But then, Awakening singlehandedly made me decide never to buy another Bioware game again anyway just for it's general brutally, oppressively hopeless ambience (mind I try to avoid buying anything published by EA anyway these days, but that's another story for another time).


For tmdq

Spoiler:
... Okay, no mass effect for you then. It's a bioware game. I certainly don't share your views on the broodmother, I thought it a terrifying monster in keeping with the game. I'll still check our the wiki (ain't playing through a new game again just to get up to that point!) and give the history another look. I could have sworn in was the acts of cannibalism that changed them, at least at first. Would you have preferred the monsters be hatched from eggs instead?

and anora, hells yeah. A true queen, she takes guff from noone but is not so foolish as to strap on armor and ride to war just cuz.

Morrigan has liefield boobs? We're gonna have to agree to disagree on that one - if they had moved as freely as ah, unbound breasts should, the cries of sexism would have been deafening. What would you have her wear instead? Or would you have designed her differently?

All that aside, give assassins creed a try. It requires DEMONIC patience, be forewarned.

RPG Superstar 2009 Top 32

Kthulhu wrote:
I watched one or two of this woman's videos out of curiosity, and she seems to take things to the other extreme...she seems to be blaming all males and making some pretty generalized statements in that direction.

I agree. She may be overreacting. That does not necessarily make her wrong.

And obviously, it does not "justify" the kinds of hate mail she has been receiving.

Still, with women now making up almost half of the gaming public, it is a discussion that is overdue.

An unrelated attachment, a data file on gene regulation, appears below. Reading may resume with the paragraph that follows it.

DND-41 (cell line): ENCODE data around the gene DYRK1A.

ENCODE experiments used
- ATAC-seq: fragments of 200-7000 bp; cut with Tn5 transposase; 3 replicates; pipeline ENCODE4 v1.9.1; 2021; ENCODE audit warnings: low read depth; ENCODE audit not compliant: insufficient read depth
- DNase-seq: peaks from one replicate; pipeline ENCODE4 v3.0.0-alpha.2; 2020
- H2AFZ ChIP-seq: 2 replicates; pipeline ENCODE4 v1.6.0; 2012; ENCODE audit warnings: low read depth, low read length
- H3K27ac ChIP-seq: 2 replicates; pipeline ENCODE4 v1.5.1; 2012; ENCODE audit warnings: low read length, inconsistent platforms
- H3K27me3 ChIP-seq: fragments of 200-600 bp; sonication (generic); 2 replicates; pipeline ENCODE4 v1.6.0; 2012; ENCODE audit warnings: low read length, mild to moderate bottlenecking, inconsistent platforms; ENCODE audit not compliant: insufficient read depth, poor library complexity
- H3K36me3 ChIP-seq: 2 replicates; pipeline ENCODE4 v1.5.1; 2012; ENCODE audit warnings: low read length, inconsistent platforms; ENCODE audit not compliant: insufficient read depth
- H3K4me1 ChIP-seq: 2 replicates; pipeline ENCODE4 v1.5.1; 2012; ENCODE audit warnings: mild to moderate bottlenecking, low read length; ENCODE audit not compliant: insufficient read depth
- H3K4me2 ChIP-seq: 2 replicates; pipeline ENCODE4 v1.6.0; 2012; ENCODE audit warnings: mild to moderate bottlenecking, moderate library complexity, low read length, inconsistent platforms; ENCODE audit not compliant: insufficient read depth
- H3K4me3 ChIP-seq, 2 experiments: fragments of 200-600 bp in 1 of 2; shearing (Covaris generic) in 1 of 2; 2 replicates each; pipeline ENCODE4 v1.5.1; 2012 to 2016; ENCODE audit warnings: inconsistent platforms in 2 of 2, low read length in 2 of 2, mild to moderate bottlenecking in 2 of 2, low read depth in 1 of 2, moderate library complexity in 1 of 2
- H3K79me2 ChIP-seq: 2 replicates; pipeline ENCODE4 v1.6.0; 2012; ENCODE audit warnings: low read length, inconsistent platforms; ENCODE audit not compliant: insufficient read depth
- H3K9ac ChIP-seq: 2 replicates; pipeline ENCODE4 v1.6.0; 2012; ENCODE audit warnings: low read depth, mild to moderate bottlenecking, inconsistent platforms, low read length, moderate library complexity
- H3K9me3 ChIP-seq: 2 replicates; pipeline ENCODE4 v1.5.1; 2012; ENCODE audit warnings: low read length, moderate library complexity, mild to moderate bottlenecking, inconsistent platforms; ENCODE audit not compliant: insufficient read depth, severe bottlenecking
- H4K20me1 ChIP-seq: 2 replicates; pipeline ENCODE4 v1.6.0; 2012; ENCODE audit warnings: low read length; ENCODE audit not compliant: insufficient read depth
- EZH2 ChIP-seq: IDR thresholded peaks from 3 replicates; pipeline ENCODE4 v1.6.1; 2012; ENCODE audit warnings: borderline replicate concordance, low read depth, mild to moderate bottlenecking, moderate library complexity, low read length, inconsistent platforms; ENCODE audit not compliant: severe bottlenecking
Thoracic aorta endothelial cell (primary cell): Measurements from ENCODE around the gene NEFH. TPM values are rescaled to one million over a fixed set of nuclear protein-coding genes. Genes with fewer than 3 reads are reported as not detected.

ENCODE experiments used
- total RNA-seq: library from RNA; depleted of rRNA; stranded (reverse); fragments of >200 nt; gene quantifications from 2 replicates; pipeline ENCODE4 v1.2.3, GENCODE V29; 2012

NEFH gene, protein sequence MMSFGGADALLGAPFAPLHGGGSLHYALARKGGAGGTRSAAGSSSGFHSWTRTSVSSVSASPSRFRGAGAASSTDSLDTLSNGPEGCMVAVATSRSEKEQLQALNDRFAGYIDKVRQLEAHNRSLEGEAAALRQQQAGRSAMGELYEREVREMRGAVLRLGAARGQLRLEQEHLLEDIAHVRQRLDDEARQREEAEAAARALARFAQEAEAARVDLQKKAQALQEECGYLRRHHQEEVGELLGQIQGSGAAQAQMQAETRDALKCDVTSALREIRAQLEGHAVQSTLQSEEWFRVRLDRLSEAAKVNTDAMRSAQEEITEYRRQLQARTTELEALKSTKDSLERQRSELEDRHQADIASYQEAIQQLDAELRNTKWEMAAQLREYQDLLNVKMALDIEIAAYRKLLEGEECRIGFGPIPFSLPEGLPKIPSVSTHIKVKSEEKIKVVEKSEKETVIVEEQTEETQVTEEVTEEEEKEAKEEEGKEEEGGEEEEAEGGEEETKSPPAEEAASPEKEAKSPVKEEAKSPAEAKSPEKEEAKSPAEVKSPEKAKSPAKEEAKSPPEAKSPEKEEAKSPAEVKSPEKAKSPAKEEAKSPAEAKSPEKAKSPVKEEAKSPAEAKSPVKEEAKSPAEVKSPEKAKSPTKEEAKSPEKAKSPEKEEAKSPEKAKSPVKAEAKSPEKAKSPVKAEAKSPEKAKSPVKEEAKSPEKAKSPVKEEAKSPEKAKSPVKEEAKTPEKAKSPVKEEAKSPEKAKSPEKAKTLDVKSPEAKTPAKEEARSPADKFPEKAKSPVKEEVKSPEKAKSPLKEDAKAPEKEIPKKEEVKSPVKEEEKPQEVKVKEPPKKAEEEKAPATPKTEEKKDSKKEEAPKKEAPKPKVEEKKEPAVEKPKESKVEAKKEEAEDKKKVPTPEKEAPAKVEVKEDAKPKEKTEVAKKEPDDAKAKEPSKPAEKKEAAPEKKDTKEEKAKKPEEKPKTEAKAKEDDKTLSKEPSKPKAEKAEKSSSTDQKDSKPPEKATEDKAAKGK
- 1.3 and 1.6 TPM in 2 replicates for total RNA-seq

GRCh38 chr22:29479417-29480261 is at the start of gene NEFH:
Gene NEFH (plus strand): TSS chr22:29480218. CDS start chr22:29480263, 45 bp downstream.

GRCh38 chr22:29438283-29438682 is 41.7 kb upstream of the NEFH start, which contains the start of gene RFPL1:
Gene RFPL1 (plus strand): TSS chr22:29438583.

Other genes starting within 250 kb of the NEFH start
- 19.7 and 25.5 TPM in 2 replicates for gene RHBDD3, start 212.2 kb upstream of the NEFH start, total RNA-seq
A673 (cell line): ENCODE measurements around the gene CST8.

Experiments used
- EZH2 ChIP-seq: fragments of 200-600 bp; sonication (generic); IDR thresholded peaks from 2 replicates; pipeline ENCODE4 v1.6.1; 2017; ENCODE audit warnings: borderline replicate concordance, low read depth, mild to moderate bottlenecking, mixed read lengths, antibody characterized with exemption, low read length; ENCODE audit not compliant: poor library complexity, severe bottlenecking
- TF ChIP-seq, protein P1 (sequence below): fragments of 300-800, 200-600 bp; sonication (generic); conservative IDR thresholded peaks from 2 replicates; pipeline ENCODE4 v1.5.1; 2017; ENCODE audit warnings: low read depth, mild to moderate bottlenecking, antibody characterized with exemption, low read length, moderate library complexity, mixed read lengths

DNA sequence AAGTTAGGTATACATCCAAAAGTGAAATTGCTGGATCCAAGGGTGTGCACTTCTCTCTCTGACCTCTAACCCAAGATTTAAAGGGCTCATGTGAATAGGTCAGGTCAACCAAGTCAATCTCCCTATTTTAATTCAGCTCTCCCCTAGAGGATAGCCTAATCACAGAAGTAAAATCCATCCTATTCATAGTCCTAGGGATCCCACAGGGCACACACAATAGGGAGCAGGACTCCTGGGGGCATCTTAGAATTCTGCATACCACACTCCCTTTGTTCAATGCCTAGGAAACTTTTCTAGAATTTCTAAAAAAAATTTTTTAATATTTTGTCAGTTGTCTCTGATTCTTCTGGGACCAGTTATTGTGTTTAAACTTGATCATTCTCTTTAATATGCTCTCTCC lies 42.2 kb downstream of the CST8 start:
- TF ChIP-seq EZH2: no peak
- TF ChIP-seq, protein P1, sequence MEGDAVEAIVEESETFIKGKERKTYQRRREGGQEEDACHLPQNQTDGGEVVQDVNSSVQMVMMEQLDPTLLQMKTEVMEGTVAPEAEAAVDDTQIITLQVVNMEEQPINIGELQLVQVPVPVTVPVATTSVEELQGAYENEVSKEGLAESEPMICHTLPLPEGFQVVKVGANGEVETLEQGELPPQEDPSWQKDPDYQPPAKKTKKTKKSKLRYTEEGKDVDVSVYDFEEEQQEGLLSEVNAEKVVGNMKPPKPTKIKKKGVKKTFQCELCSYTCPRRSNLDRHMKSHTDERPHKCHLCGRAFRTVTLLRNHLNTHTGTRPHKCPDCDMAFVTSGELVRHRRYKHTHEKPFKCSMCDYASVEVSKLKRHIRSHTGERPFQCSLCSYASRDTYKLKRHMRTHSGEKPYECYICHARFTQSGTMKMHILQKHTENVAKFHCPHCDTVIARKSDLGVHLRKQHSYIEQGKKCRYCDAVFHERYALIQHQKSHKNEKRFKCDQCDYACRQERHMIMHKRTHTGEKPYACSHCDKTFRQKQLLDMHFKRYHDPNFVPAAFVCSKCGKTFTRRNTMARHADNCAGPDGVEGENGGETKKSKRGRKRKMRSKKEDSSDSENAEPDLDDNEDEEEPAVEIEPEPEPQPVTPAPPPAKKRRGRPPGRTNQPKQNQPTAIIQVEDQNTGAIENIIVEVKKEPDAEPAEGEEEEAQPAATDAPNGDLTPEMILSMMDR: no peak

One other thing to realize, is that "Fanservice" is very unlikely to go away. (And it my opinion, nor should it!) What is more likely to go away (or become less common) are female characters that are victims, shallow characters, and mere decoration.


Lord Fyre wrote:
Kthulhu wrote:
I watched one or two of this woman's videos out of curiosity, and she seems to take things to the other extreme...she seems to be blaming all males and making some pretty generalized statements in that direction.

I agree. She may be overreacting. That does not necessarily make her wrong.

And obviously, it does not "justify" the kinds of hate mail she has been receiving.

Still, with women now making up almost half of the gaming public, it is a discussion that is overdue.

One other thing to realize, is that "Fanservice" is very unlikely to go away. What is more likely to go away (or become less common) are female characters that are victims, shallow characters, and mere decoration.

generalized statements and overreaction rarely does positive things for ones argument, however.


DeathQuaker wrote:
I don't know what an asari is.

Oh I think you will like them. Asari is an all-female species of lesbian space elf strippers who spend the first thousand years (give or take) of their lives shaking their booty in bars, and then retire as super-awesome psychics.

And I'm not even kidding much.

RPG Superstar 2009 Top 32

Freehold DM wrote:
generalized statements and overreaction rarely does positive things for ones argument, however.

This is also true. Without the "hateful" response, her program/videos would likely have vanished into the wilderness.


Pathfinder Roleplaying Game Subscriber
Slaunyeh wrote:
DeathQuaker wrote:
I don't know what an asari is.

Oh I think you will like them. Asari is an all-female species of lesbian space elf strippers who spend the first thousand years (give or take) of their lives shaking their booty in bars, and then retire as super-awesome psychics.

And I'm not even kidding much.

All true.

And the funny thing, the 2 you get as companions in 1&2 (I haven't played 3) are some of the more interesting female characters I have ever seen.